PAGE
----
Make it as vivid as possible. Make sure it’s a vision that inspires you and use that to trigger you to action.

            7. Read a book (or blog).

            The things we read are like food to our brain. If you are out of ideas, it’s time to feed your brain with great materials.

            Here’s a list of 40 books you can start off with. Stock your browser with only the feeds of high quality blogs, such as Lifehack.org, DumbLittleMan, Seth Godin’s Blog, Tim Ferris’ Blog, Zen Habits or The Personal Excellence Blog.

            Check out the best selling books; those are generally packed with great wisdom.

            8. Have a quick nap.

            If you are at home, take a quick nap for about 20-30 minutes. This clears up your mind and gives you a quick boost. Nothing quite like starting off on a fresh start after catching up on sleep.

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            9. Remember why you are doing this.

            Sometimes we lose sight of why we do what we do, and after a while we become jaded. A quick refresher on why you even started on this project will help.

            What were you thinking when you thought of doing this? Retrace your thoughts back to that moment. Recall why you are doing this. Then reconnect with your muse.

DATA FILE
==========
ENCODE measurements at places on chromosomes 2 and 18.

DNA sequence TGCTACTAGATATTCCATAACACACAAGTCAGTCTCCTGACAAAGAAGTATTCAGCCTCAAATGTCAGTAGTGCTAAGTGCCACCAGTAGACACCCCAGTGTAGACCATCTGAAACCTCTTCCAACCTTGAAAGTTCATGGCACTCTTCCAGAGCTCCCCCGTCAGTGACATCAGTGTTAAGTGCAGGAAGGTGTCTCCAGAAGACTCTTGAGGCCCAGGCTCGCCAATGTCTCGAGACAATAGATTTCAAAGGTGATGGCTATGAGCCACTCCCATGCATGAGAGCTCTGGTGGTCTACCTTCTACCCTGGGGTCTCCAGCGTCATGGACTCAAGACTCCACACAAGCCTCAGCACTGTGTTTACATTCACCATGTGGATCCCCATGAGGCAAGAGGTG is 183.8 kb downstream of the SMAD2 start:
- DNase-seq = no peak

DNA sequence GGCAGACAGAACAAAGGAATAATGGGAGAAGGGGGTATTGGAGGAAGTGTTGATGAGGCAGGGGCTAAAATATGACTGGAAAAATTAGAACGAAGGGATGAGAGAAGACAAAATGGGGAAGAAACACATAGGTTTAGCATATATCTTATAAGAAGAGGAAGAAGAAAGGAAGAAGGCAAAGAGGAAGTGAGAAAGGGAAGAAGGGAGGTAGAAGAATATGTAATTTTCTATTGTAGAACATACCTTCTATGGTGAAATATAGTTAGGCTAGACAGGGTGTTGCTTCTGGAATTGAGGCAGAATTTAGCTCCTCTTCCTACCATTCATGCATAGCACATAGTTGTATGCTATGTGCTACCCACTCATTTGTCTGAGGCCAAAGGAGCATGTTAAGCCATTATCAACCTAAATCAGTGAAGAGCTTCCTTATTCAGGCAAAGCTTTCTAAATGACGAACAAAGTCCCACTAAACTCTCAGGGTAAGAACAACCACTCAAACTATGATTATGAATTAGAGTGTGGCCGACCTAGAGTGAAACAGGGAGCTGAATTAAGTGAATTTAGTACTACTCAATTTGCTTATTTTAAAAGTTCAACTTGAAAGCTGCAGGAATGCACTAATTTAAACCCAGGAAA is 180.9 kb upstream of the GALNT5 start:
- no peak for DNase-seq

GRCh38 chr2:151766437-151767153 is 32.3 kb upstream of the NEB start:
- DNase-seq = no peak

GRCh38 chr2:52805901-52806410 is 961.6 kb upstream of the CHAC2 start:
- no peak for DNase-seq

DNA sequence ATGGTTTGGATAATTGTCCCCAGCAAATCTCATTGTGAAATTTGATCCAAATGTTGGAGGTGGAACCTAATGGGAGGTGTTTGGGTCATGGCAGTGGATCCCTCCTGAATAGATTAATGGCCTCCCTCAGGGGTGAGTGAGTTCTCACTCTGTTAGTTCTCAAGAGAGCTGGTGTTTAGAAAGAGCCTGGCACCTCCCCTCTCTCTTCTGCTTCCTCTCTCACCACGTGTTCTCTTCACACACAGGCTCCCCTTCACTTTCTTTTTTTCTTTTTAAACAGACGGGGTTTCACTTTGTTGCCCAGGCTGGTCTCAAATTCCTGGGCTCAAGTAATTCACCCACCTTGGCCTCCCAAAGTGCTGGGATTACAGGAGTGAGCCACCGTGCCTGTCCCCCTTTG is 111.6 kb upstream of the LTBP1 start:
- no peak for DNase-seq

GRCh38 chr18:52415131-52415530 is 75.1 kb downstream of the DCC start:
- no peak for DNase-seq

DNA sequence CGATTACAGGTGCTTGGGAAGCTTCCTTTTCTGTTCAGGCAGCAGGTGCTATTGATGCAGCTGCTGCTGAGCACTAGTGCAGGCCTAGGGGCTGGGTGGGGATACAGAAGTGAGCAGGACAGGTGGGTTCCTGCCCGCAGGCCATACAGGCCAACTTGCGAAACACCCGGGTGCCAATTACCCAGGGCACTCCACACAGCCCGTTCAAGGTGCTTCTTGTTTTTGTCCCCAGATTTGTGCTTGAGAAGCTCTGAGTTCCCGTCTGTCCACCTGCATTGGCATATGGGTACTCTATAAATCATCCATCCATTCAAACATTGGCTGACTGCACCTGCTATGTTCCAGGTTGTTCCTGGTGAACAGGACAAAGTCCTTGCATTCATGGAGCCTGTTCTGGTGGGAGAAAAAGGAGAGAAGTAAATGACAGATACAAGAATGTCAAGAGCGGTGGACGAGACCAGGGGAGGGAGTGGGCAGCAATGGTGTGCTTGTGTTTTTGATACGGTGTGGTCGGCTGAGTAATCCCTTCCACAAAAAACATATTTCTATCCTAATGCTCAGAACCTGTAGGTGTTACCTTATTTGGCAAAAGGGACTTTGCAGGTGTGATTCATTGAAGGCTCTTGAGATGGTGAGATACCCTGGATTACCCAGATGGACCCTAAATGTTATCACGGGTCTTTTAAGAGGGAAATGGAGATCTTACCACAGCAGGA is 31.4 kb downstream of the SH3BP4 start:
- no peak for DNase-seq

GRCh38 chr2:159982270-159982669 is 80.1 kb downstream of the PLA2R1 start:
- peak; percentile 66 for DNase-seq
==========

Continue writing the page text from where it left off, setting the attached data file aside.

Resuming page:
10. Find some competition.

            Nothing quite like healthy competition to spur us forward. If you are out of ideas, then check up on what people are doing in your space.

            Colleagues at work, competitors in the industry, competitors’ products and websites, networking conventions.. you get the drill.

            11. Go exercise.

            Since you are not making headway at work, might as well spend the time shaping yourself up.

            Sometimes we work so much that we neglect our health and fitness. Go jog, swim, cycle, whichever exercise you prefer.

            As you improve your physical health, your mental health will improve, too. The different facets of ourselves are all interlinked.

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            Here’re 15 Tips to Restart the Exercise Habit (and How to Keep It).

            12. Take a good break.

            Ruts are usually signs that you have been working too long and too hard. It’s time to get a break.

            Beyond the quick tips above, arrange for a 1-day or 2-days of break from your work. Don’t check your (work) emails or do anything work-related. Relax and do your favorite activities. You will return to your work recharged and ready to start.

            Contrary to popular belief, the world will not end from taking a break from your work. In fact, you will be much more ready to make an impact after proper rest. My best ideas and inspiration always hit me whenever I’m away from my work.

            Take a look at this to learn the importance of rest: The Importance of Scheduling Downtime

            More Resources About Getting out of a Rut

            Featured photo credit: Joshua Earle via unsplash.com